“We don’t believe the status quo is acceptable. It needs to change,” said Jeremy Bird, deputy policy officer at Lyft. “A solution needs to holistically protect [driver] independence and provide benefits. We’re open to any model that does those two things.”
The shape of the legislation the companies back and the tactics they use differ depending on a state’s political landscape. “But they generally share the same philosophy,” said Brian Chen, staff attorney at the National Employment Law Project (NELP), who has been tracking the bills. “These workers should be excluded from employment protections and called something else.”
Although many bills are tailored in an attempt to apply narrowly to drivers and delivery people, other gig companies, such as Handy, have tried to pry them wider, and experts warn they will open the door for other employers to contract out their workforces rather than employ people directly. “It’s an incredible danger to all workers,” Chen said. “This is really about all of us.”
Lyft counters that that’s not the case. “It’s scare tactics to try to broaden this to some sort of slippery slope,” Bird said. “It’s a lack of innovation and the fear of the unknown.”
But Chen contends there are too many incentives for businesses to count workers as independent contractors, rather than full employees, to have it stop with app-based work. Businesses don’t owe independent contractors minimum wage or overtime pay, and they don’t have to pay into unemployment insurance, Social Security, or workers’ compensation on their behalf. If an independent contractor is harassed or discriminated against, the business shoulders no legal or financial liability.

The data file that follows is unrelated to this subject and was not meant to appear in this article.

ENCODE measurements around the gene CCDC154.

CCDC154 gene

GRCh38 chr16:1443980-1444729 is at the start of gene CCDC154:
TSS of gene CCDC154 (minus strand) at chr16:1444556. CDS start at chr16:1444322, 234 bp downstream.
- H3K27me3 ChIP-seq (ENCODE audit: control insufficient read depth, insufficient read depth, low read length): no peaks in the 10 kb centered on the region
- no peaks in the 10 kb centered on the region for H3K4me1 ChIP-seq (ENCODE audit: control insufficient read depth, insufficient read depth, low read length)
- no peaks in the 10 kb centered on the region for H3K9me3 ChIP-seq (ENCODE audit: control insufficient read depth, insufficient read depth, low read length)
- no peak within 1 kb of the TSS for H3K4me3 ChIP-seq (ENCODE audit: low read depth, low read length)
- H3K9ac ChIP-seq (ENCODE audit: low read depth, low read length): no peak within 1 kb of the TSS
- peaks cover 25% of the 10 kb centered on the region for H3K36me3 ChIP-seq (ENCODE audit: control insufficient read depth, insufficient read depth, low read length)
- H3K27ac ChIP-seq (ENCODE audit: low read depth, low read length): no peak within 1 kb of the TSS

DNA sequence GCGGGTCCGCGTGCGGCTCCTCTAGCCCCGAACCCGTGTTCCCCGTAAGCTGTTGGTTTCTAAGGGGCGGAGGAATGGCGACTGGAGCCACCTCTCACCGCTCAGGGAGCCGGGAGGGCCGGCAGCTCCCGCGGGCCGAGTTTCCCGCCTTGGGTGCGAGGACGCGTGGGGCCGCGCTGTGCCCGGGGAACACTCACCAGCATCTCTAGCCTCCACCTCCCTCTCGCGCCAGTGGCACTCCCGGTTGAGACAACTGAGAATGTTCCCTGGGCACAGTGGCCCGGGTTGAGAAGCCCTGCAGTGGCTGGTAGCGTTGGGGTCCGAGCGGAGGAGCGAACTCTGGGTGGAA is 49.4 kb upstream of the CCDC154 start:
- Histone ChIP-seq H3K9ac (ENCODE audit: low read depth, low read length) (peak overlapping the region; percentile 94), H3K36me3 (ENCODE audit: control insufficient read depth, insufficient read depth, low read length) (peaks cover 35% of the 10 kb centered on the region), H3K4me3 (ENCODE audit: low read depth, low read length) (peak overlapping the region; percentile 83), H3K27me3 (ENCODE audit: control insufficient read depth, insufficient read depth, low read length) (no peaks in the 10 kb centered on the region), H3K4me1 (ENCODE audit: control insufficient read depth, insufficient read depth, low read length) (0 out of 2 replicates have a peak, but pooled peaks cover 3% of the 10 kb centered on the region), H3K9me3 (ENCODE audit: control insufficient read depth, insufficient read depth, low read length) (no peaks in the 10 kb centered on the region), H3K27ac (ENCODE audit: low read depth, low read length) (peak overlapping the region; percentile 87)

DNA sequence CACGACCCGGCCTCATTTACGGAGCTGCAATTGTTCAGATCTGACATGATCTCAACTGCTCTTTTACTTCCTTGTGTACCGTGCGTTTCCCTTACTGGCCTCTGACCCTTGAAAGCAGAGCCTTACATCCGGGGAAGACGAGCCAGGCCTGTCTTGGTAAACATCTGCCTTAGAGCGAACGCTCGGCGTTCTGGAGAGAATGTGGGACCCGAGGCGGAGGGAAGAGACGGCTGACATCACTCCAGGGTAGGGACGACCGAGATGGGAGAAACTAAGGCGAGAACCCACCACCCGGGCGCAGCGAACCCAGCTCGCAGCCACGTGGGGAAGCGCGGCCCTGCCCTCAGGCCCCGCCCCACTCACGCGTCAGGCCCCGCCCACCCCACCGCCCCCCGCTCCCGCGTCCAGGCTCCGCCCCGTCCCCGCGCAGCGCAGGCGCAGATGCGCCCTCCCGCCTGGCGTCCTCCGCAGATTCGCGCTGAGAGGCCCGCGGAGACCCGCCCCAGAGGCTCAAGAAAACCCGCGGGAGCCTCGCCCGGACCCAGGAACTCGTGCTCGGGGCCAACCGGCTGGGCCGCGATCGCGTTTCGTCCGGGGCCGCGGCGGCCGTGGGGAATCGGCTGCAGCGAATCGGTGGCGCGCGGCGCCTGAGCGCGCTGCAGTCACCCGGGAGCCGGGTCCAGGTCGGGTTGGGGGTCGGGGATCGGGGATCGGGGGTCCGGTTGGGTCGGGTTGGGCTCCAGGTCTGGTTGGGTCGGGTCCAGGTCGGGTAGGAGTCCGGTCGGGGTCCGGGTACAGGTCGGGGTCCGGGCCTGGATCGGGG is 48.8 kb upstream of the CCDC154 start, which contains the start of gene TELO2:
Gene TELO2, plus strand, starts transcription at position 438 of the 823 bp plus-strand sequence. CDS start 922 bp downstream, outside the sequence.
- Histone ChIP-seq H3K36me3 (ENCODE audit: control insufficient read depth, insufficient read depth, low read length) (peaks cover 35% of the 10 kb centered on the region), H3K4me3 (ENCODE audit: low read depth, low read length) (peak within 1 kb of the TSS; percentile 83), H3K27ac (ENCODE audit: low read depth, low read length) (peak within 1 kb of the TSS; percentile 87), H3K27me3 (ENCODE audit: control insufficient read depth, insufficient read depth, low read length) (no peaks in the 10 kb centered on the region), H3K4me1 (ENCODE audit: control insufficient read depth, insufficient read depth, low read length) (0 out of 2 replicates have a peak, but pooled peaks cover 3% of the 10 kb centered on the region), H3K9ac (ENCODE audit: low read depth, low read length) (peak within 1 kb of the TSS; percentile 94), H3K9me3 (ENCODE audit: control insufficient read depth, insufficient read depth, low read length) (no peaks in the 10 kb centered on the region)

That temptation applies to “any employer who has an incentive to cut labor costs, to cut corners to pad their bottom line,” Chen said. After Prop 22, delivery drivers at grocery stores owned by Albertsons Companies in California were fired and replaced with a service that uses independent contractors. Even in the high-paid technology sector, companies like Google and Facebook already rely heavily on them. A week after Prop 22 passed, a partner at Menlo Ventures, an early Uber investor, wrote an op-ed imagining that the carve-out could apply “from agriculture to zookeeping,” in workplaces as different as hospitals and schools, restaurants and start-ups.
The Coalition for Workforce Innovation, which has backed many of the state bills and is fighting for the right to treat workers as independent contractors on the federal level, is made up of household brands such as AT&T, General Motors, Nike, Starbucks, and Walmart.
“There’s a lot of industries that look at what happened with Prop 22 and recognize that if in a progressive state like California you can roll back workers’ rights for only $200 million, there’s a lot of room to roll back labor protections in many other industries,” said Tyler Sandness, an organizer with Rideshare Drivers United in California. “It gives them the incentive to gig-ify their work so they’re not on the hook.”
That means there’s much at stake in the debate currently raging in Massachusetts.